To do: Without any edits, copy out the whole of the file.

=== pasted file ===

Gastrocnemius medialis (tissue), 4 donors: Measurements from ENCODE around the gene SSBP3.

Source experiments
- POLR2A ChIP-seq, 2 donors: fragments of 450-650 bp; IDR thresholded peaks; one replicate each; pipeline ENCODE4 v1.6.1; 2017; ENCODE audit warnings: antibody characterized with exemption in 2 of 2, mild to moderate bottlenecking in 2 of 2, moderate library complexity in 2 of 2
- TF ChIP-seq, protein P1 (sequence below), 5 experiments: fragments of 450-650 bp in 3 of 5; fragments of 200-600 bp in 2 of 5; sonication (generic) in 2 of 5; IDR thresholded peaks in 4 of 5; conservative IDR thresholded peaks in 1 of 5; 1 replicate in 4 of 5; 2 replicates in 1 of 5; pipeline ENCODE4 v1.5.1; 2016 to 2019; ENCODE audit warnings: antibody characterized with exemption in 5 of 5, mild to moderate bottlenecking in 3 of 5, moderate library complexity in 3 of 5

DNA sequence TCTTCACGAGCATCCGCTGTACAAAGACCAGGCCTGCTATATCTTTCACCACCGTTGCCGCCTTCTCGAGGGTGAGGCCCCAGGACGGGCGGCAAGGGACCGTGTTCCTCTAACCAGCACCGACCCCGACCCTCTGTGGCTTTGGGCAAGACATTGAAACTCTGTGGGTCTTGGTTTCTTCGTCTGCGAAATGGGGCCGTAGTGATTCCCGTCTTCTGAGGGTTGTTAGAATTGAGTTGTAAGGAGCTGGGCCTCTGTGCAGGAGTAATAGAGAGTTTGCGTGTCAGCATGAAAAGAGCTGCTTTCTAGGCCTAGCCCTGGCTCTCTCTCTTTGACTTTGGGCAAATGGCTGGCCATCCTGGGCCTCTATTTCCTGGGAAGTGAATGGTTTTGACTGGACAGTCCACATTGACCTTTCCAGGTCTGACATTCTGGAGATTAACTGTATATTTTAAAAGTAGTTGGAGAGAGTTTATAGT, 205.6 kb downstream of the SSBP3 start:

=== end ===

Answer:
Gastrocnemius medialis (tissue), 4 donors: Measurements from ENCODE around the gene SSBP3.

Source experiments
- POLR2A ChIP-seq, 2 donors: fragments of 450-650 bp; IDR thresholded peaks; one replicate each; pipeline ENCODE4 v1.6.1; 2017; ENCODE audit warnings: antibody characterized with exemption in 2 of 2, mild to moderate bottlenecking in 2 of 2, moderate library complexity in 2 of 2
- TF ChIP-seq, protein P1 (sequence below), 5 experiments: fragments of 450-650 bp in 3 of 5; fragments of 200-600 bp in 2 of 5; sonication (generic) in 2 of 5; IDR thresholded peaks in 4 of 5; conservative IDR thresholded peaks in 1 of 5; 1 replicate in 4 of 5; 2 replicates in 1 of 5; pipeline ENCODE4 v1.5.1; 2016 to 2019; ENCODE audit warnings: antibody characterized with exemption in 5 of 5, mild to moderate bottlenecking in 3 of 5, moderate library complexity in 3 of 5

DNA sequence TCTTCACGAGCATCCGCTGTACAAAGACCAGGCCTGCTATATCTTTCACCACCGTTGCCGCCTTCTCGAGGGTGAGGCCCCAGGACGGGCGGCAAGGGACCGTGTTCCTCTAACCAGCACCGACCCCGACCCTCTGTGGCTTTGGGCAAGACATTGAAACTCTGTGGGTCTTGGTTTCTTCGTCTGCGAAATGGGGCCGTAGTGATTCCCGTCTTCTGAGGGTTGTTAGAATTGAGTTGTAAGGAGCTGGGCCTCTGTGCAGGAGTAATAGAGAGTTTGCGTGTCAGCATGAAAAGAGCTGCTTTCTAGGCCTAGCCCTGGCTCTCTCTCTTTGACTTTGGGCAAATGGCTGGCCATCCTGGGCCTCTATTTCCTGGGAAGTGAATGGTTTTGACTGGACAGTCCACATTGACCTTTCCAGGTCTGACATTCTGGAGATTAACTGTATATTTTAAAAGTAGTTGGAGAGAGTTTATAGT, 205.6 kb downstream of the SSBP3 start: